Melissa: Yeah, I would say that two of the things that I run into, and so has Nicole who plays Donna, is both of our roles were gender swapped. So there are things that were said that were very, very polite, and we were like, “I don't think she would say it like that. I don't think she'd put it so crudely, maybe she'd say it like this instead.” And Chase has been really cool about taking that feedback and kind of running with it and being like, “Yeah, you know what, just give the character whatever life you want to give them and just kind of see where it goes.” And that's been really awesome to just kind of have that freedom.
Gina: Is there any legitimately scary thing in it? Or is it kind of all tongue in cheek?
Erin: Well, Gwynefar in her review for Encore said that she was actually scared in moments so, maybe. Other people said it's just fun. I guess it depends on your perspective.
Melissa: I would say mostly fun. I can think of a particular scene or two that is like that- that shock factor to it. It's scary because you don't really see it coming and then it just kind of happens in front of you. Other than that I would just say fun.
Erin: I don't think anybody should not come because they're scared.
Gina: What about children?
Melissa: They're have been kids there. I wouldn't say, “Hey, bring your kids,” but I've seen children there probably between the ages of 9 and 15 and no one ever really looks frightened.
Erin: Maybe not young, young kids.
Melissa: Oh no, no. There's some slight profanity in some of the scenes. Nothing too extreme but just something to be aware of. I would say, if it was a movie it would be rated PG-13.
Erin: I would agree.
Gina: Is there any music or sound effects?
Melissa: They actually created a score for the show that plays whenever the killer is on stage and he's about to kill someone. There's a special kind of tune that comes on and it's like a little ominous but still very theatrical. I'd probably compare it to a very modern Phantom of the Opera sound.
Gina: And this is not Chase's first play.
Erin: No, it is not. He did Windigo and he won Best Original Playwright or Best Original Play. Something to that effect for that. And that was a horror show as well. And it was actually it was frightening. I was scared. That was- it wasn't funny. It was scary.
Gina: So this one is a little more funny...
Erin: Yeah, this one is just more fun. It's like Halloween, Halloween season.
Melissa: I would agree with that. There's that kind of scary winking scary things but I would never say you'll be scared watching it.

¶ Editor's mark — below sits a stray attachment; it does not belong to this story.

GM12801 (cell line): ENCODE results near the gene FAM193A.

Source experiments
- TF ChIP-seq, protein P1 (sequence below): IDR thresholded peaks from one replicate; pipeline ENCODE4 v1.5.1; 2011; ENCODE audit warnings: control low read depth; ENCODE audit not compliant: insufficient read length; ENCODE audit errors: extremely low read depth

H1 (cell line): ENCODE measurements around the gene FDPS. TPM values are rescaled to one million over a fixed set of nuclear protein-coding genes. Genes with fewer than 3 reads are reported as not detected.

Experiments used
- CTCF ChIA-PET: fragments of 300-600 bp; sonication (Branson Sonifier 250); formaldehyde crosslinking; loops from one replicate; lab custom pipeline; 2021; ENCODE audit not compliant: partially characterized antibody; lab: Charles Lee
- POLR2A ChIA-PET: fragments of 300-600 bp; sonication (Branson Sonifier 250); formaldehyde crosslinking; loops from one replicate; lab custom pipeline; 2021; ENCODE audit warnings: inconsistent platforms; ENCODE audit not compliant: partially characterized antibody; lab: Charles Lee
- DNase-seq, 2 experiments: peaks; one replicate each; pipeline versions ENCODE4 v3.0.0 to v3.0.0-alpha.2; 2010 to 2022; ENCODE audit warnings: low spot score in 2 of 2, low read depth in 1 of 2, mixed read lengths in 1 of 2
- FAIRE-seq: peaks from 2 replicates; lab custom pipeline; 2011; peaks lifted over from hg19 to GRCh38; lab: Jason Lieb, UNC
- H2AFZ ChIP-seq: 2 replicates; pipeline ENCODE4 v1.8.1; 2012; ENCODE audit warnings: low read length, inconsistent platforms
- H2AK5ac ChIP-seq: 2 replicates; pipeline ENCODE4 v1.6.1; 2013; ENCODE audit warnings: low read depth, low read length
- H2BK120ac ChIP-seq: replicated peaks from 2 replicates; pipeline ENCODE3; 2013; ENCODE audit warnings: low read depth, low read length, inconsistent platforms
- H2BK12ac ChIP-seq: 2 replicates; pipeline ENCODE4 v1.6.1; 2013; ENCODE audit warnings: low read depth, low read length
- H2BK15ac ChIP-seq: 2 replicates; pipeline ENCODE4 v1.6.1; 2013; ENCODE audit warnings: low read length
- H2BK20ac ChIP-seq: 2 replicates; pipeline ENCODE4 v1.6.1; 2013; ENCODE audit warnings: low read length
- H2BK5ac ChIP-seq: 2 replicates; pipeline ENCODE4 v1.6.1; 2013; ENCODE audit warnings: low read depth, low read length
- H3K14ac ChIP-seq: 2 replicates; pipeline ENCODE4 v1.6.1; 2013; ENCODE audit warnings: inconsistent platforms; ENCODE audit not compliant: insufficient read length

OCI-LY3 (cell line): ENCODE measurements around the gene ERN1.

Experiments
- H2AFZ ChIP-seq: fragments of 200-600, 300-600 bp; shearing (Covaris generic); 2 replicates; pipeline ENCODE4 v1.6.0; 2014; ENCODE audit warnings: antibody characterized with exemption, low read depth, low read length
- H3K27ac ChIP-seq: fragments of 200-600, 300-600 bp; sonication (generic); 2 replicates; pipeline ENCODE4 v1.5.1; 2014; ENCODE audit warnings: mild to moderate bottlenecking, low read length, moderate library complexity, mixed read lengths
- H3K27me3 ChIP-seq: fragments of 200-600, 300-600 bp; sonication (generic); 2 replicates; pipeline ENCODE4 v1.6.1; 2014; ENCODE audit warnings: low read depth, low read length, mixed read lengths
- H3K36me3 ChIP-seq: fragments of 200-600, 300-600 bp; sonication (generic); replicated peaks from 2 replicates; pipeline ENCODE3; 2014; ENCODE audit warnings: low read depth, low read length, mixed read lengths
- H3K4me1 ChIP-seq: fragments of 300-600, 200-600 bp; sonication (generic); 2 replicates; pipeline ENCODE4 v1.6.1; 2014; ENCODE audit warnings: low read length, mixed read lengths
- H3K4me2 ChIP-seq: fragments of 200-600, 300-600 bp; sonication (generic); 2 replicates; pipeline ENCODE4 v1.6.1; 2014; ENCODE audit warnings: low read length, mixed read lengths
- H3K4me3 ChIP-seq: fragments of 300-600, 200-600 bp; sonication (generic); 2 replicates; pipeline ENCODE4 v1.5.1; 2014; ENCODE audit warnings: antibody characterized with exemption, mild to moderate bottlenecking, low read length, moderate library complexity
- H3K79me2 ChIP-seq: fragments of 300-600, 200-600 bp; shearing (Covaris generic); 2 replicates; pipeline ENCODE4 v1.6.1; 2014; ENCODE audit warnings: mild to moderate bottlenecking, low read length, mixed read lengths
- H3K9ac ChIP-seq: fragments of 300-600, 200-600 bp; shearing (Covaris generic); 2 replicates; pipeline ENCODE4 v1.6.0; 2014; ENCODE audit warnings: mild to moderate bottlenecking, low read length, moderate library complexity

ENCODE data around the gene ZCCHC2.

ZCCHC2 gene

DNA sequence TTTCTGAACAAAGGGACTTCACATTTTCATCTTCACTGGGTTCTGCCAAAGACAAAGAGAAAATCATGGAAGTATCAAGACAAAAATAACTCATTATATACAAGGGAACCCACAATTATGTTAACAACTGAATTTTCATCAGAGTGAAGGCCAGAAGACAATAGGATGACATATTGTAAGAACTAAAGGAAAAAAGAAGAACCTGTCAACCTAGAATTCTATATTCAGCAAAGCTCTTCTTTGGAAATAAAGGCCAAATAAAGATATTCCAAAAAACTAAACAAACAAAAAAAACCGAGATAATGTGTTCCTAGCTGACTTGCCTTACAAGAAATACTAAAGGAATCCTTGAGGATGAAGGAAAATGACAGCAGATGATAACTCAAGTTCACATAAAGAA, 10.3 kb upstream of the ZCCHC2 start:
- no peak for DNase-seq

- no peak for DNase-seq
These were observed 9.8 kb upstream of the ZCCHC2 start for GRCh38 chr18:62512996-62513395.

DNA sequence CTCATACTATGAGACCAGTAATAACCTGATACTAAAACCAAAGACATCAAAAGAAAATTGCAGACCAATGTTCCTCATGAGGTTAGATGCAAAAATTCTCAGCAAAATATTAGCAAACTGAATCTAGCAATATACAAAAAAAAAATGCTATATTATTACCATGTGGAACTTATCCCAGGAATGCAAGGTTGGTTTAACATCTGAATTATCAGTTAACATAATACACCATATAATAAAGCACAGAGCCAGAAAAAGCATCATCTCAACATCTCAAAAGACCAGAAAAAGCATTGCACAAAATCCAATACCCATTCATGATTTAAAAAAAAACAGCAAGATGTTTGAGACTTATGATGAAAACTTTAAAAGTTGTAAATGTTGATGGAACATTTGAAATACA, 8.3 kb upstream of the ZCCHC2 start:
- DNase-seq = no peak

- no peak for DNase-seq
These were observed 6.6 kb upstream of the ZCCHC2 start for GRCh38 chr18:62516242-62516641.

Erin: No, not really.
Gina: Melissa, you're sort of new to Wilmington?
Melissa: I've been back and forth for a couple of years. I'm new to the theater community. I started with the Laramie Project that was earlier this season with Big Dawg productions and I played Romaine Patterson. And I've done, ironically, some behind the scenes tech work for local shows as well. Upcoming The Dining Room, I'm stage managing that and then I did Twelve Angry Men, did the lights for the Hermit of Fort Fisher and so I've kind of switched back and forth between acting and behind the scenes, but I think it was kind of ironic that I got this opportunity to work this character.
Gina: And Erin tell us about your history.
Erin: I've been in Wilmington for years and I've done a bunch of theater here. I've done quite a bit of film when we had film here. And this is actually my fourth show with TheatreNOW in the past year.
Gina: Do you want to say anything about the food that's with this show?
Melissa: I like the Stromboli. It's pumpkin stromboli or something, which is an interesting idea that's executed very well. I thought it was really good.
Erin: It was really good. The menu is really good. The chef there is amazing. Chef Denise. She's awesome and she creates a unique menu for every show. So I'm not sure exactly what the theme of this one was other than Halloween, but I've heard rave reviews about everything.
Gina: Any last words?
Erin: Come see it! Don't miss it. I would want to see if I weren't in it.
Melissa: A lot of people that I've invited to come to the show that came out of obligation said that they didn't expect it to be as funny and entertaining as it was and they're really happy that they saw it.